When you live in suburbia, surrounded by big-box chain eateries, you get rather excited when a quality, independent restaurant opens up. And you do all you can to support them, hoping to ensure their success and longevity. So it was a couple of weeks ago, when bored with all the same old, same old places for a Friday evening happy hour, that I checked Yelp (love it or hate it, it still serves a purpose) and spotted a “Hot and New” listing for RANGE Kitchen & Tap.

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We headed there directly, excited about the prospect of a new place that might suit our needs. We were not disappointed. Our first time in, we really only wanted a glass of wine and some small plates. When we scanned the menu, and saw the plethora of delicious-sounding salads and entrees, we decided to go all in. We were sitting at the bar, which overlooks the prep-kitchen, so we could see everything coming out of the back, and we were amazed at what we saw. We also got to talk with the prep cooks, and Chef Kevin for a few minutes when he emerged from the main kitchen. We learned that RANGE Kitchen & Tap specializes in farm fresh, local ingredients, prepared on site, to create comfort food with a twist. Everything is made there, from fresh ground beef all the way down to the homemade salad dressings and even mayonnaise. That night we split a Ceasar salad (homemade dressing, yum!) and Mom’s Meatloaf. Sliced, then seared on the flat-top for a crispy crust, it was amazing!

Determined to share the wealth, we invited friends Jason and Heather Thomson, to join us for the full meal deal. And although RANGE Kitchen & Tap has put together a very impressive wine list, we decided to bring our own, and open a bottle we’ve been holding onto for a while: Dracaena Wines Cabernet Franc 2015, made by friends and fellow wine bloggers, Mike and Lori Budd.

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If you haven’t tried bringing your own wine to a restaurant, give it a go. Just make sure it’s not something that’s already on their wine list. Most places charge a nominal corkage fee (the charge for the server/somm/owner to pull the cork) although some restaurants don’t charge for corkage at all. I’ve often wondered, and have yet to get a straight answer, but with the increasing popularity of screwcap wines, when you bring your own wine closed by screwcap, do they charge you a “screwage fee”? Anyway, not only does BYOW save money, but it’s a great way to share a special bottle with friends.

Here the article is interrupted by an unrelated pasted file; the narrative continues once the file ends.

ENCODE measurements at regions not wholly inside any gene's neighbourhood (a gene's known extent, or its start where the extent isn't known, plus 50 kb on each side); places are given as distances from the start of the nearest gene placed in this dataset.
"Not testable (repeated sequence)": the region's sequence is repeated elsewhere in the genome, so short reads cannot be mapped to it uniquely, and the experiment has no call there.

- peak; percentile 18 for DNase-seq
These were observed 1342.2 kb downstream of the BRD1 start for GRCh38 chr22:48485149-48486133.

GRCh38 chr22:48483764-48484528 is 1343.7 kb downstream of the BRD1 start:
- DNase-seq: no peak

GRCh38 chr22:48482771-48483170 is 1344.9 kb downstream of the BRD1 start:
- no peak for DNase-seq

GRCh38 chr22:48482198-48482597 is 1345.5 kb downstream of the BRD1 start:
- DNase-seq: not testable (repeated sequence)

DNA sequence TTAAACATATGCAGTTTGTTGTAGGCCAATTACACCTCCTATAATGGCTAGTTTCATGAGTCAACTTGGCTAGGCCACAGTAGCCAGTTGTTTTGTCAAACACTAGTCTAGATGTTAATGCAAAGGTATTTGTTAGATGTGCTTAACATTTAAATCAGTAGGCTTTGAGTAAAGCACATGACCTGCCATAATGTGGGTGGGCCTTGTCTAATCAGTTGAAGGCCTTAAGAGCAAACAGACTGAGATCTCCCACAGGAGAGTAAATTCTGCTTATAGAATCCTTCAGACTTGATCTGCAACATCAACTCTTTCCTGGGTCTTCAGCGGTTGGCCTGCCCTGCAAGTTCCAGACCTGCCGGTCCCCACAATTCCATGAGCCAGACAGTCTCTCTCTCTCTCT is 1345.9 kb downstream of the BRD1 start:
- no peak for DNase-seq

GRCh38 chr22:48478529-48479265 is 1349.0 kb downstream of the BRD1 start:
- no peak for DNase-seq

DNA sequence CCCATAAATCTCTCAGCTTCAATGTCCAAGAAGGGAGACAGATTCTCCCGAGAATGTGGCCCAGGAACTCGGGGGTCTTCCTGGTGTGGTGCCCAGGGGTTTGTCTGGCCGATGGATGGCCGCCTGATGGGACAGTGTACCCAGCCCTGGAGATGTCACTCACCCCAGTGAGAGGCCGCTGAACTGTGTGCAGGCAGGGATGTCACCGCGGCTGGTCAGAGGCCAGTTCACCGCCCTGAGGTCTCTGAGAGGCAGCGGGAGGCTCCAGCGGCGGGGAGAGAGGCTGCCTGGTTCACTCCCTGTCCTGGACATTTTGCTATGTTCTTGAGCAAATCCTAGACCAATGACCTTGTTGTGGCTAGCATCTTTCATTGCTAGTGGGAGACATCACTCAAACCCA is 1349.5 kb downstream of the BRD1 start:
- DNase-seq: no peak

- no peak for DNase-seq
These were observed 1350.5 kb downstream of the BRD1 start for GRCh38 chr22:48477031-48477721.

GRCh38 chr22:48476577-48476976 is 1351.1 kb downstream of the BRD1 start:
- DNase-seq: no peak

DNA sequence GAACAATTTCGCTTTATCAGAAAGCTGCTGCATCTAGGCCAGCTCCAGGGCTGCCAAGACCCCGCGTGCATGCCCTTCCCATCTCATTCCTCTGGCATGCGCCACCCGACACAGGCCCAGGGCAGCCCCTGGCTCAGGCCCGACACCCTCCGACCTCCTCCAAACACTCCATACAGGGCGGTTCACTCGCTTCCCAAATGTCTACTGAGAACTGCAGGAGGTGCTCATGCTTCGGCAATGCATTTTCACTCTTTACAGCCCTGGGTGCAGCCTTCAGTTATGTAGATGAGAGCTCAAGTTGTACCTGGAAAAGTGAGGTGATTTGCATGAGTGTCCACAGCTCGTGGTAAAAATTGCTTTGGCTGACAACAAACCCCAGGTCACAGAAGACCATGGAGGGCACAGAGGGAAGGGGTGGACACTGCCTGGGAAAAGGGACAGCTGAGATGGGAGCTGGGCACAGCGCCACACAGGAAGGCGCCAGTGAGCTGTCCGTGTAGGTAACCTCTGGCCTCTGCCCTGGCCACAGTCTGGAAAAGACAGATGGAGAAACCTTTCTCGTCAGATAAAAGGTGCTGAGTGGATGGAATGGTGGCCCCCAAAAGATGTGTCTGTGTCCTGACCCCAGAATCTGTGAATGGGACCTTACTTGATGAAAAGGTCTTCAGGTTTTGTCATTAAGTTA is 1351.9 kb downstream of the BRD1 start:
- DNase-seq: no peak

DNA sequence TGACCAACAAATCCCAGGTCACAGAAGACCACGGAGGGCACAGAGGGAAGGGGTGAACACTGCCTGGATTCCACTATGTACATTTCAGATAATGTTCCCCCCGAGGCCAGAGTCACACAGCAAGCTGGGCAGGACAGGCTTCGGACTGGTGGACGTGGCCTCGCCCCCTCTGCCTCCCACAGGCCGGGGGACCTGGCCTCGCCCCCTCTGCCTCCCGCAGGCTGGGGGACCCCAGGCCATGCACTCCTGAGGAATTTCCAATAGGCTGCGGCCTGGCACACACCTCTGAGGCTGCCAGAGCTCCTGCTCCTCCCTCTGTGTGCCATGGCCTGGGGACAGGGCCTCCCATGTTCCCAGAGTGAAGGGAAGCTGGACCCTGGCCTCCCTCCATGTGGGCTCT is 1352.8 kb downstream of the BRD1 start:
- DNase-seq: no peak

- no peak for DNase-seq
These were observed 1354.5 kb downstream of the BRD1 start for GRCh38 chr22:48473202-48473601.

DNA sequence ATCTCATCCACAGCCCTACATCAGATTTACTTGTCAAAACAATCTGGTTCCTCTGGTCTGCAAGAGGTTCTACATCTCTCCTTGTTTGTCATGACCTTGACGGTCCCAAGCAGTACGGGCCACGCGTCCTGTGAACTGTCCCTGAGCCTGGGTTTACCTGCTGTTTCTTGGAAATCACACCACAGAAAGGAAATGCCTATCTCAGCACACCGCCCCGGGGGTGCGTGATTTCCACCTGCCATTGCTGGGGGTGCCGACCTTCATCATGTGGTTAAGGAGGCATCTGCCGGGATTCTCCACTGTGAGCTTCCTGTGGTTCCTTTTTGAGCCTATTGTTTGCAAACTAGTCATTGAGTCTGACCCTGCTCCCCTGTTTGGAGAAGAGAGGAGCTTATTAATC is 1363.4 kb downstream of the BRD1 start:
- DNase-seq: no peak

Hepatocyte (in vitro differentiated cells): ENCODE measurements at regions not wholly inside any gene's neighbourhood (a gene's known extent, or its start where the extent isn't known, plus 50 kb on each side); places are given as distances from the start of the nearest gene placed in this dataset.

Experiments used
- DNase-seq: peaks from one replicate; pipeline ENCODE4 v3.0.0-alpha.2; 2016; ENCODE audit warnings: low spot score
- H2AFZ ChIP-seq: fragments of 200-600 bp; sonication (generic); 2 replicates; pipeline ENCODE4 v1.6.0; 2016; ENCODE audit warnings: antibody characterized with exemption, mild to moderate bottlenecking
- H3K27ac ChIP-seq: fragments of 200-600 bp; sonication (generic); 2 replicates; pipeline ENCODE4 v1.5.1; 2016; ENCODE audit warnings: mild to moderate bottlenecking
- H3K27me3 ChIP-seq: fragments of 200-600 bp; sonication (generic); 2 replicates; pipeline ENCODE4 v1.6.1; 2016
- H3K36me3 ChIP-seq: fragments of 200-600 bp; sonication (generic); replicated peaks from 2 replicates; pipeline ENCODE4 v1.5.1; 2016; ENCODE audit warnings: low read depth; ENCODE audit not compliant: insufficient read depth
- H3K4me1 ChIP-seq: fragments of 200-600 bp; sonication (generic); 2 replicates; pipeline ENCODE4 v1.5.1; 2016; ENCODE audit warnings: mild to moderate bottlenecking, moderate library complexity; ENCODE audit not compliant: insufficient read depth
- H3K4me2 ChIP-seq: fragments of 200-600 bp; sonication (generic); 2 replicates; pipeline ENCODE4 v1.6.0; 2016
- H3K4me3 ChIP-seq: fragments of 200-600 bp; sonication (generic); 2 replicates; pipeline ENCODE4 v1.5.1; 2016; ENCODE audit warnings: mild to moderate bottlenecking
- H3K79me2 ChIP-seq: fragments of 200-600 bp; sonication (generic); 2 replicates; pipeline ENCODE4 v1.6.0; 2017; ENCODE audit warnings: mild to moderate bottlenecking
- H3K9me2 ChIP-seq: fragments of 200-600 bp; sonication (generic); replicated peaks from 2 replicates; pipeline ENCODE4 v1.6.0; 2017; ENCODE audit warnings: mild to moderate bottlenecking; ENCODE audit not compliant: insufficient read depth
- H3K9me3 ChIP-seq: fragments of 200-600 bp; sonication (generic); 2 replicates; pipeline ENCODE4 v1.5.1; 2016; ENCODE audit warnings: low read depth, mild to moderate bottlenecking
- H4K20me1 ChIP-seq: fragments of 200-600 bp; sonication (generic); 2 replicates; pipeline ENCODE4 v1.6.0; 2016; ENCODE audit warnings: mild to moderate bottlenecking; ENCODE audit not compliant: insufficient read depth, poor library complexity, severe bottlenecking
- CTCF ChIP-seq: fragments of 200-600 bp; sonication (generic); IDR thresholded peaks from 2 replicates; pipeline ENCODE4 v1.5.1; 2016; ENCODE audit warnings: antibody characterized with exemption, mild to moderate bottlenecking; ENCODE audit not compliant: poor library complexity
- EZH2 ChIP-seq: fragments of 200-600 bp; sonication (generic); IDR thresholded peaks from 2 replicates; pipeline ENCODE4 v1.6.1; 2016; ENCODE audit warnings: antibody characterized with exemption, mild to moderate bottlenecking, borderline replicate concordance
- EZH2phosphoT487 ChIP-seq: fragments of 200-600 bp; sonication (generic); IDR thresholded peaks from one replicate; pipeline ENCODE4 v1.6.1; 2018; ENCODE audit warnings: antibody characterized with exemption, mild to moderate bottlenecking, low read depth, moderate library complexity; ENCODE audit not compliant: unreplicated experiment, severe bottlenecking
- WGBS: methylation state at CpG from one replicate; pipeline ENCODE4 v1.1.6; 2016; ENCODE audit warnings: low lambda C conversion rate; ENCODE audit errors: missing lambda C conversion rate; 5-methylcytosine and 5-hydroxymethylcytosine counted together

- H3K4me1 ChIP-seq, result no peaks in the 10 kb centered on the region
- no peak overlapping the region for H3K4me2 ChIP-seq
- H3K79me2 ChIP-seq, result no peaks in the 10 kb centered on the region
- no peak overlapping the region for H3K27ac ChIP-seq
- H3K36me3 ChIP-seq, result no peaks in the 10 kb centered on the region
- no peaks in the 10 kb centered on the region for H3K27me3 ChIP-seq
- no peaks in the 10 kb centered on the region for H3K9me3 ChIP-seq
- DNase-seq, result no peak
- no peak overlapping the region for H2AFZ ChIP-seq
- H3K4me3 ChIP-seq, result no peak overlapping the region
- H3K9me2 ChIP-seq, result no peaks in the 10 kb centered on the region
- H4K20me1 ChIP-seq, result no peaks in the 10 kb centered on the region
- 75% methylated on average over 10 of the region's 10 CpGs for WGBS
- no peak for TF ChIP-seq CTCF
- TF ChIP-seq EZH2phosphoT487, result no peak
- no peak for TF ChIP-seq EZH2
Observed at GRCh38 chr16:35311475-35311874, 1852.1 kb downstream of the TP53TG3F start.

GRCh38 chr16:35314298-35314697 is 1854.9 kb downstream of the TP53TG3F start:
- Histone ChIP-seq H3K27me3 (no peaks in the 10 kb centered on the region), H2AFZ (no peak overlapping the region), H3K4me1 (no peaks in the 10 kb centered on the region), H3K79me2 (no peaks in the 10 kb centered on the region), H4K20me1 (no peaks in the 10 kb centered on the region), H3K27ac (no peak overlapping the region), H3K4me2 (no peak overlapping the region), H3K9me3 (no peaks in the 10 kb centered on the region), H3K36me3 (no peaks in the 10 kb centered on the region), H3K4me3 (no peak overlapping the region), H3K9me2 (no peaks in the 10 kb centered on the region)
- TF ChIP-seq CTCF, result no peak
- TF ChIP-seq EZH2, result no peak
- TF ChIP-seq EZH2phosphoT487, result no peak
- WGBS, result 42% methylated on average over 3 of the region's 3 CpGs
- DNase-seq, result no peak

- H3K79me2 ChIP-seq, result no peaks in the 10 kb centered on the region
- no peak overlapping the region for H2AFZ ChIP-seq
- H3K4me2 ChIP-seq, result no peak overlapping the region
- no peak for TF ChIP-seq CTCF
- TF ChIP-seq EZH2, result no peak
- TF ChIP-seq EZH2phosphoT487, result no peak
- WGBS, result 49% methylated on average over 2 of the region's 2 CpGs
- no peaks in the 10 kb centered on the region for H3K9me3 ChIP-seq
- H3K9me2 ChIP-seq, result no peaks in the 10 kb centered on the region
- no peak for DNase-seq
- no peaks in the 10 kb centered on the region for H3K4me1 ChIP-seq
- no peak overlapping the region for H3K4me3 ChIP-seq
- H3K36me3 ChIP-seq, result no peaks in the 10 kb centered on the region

But I digress…we met Jason and Heather and set about perusing the menu. We decided to start with the Charcuterie Board. The meat selection changes frequently, and each day the offerings are listed on a chalkboard near the kitchen. Tonight’s board was delicious, though I can’t remember all of the meats that our server described.

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Onto the mains, where were delighted with the selections. The catch of the day, which Robyn ordered, was fresh halibut over asparagus and peas. Heather got the fried chicken over garlic mashed potatoes, Jason The Range pizza, featuring daily market fresh ingredients, and I ordered The Shorty flatbread, made with short rib meat that had been cooked sous vide for 36 hours. As you can see, the food looked amazing, and I can assure you it tasted even better! But how would this wide variety of foods stand up to our big, bold red wine?

 

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The Dracaena Wines Cabernet Franc 2015 paired magnificently with each and every dish. A well-crafted and food friendly wine, Dracaena is definitely a crowd pleaser. Bold enough to stand up to short ribs or steak, yet restrained and elegant so it complements lighter dishes like grilled halibut just as well.

 

Mike and Lori Budd have a passion for Cabernet Franc. So much so, that they were the driving force behind the annual Cabernet Franc Day, celebrated on December 4th each year. As one would expect, when someone has a passion, their product is going to be sensational. Dracaena Wines Cabernet Franc 2015 definitely is that. Here’s my review:

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A truly spectacular gem! Deep, inky purple color. Aromas of ripe blackberry, black cherry, and vanilla. On the palate, there are big, both flavors of blackberry pie, black currant, and chocolate covered cherries, mingled with soft oak and vanilla notes. With a rich, full mouthfeel, velvety smooth tannins, balanced acidity, and a long, juicy finish of black fruit and spice, this is an exquisite wine that pairs well with a wide range of foods, from grilled halibut to a thick steak.

You really should give Dracaena Wines Cabernet Franc 2015 a try. It’s available direct from the winery on their website. You won’t be disappointed.

Oh, I almost left out dessert. Silly me. We love crème brûlée. Do you know what’s better than crème brûlée? Espresso crème brûlée! Oh, yes! This stuff is rich, decadent, and delicious. We’d come back in just for dessert!

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If you happen to be in the Sacramento area, I encourage you to make the trek out to the ‘burbs of Roseville and check out RANGE Kitchen & Tap. But before you do, make sure you order a bottle or three of Dracaena Wines Cabernet Franc, and bring it with you.

Cheers!

  • Content and photos by Kent Reynolds and Robyn Raphael